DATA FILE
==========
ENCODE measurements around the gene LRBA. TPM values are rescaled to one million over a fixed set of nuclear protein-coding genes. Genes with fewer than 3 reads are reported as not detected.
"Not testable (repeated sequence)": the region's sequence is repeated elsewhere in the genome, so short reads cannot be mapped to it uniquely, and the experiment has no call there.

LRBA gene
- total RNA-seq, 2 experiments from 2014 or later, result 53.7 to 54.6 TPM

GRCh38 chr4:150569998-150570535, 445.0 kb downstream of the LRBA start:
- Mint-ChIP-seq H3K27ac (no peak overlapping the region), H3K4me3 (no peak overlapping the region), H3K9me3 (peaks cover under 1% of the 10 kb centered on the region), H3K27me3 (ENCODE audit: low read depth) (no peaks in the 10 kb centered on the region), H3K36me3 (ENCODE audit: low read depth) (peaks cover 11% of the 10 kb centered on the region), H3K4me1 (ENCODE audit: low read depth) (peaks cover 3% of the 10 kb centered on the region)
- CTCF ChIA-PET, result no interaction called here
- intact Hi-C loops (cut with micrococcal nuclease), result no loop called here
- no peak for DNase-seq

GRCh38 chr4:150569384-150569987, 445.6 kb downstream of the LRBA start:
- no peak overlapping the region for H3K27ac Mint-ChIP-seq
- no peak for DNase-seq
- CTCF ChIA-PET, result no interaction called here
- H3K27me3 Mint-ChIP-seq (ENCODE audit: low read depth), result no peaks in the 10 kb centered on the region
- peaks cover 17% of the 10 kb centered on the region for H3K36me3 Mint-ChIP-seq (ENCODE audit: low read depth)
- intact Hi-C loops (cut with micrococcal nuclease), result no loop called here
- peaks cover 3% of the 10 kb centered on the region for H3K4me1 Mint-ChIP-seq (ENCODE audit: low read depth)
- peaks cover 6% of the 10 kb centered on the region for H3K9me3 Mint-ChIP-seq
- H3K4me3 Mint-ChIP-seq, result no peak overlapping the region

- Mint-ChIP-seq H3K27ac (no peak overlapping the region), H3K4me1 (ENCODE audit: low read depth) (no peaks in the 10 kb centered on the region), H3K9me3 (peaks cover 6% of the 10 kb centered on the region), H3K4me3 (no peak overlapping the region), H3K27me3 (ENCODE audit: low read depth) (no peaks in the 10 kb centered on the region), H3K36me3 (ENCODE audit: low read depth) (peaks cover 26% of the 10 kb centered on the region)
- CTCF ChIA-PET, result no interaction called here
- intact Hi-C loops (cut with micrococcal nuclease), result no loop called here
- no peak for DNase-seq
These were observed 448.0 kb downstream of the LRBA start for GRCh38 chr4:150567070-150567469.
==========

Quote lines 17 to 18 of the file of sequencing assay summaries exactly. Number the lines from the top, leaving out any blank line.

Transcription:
- peaks cover 3% of the 10 kb centered on the region for H3K4me1 Mint-ChIP-seq (ENCODE audit: low read depth)
- peaks cover 6% of the 10 kb centered on the region for H3K9me3 Mint-ChIP-seq